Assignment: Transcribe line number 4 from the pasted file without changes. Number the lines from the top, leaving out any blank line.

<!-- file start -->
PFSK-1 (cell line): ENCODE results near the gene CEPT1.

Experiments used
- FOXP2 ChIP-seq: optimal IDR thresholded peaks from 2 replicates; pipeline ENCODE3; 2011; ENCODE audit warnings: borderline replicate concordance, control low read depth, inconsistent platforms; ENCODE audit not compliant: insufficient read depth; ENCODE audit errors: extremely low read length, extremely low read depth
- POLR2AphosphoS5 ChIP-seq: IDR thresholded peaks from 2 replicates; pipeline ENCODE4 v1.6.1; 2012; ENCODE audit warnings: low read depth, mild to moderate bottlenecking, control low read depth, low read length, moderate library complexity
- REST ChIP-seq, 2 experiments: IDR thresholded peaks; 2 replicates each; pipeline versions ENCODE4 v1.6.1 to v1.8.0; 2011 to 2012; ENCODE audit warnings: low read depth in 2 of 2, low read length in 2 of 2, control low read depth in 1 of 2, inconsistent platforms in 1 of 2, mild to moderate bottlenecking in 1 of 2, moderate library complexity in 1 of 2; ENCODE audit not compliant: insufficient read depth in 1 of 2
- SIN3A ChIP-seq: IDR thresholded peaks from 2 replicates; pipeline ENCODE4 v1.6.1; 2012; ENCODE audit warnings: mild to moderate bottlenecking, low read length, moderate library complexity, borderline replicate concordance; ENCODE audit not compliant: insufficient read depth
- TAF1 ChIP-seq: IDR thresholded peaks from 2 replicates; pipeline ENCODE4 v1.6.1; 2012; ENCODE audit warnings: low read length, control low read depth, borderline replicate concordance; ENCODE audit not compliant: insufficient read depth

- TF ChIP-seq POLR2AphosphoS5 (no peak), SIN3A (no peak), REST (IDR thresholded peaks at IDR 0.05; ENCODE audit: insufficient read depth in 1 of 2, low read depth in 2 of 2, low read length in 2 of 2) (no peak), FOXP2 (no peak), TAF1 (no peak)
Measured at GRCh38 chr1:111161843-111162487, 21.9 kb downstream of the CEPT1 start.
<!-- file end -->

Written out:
- POLR2AphosphoS5 ChIP-seq: IDR thresholded peaks from 2 replicates; pipeline ENCODE4 v1.6.1; 2012; ENCODE audit warnings: low read depth, mild to moderate bottlenecking, control low read depth, low read length, moderate library complexity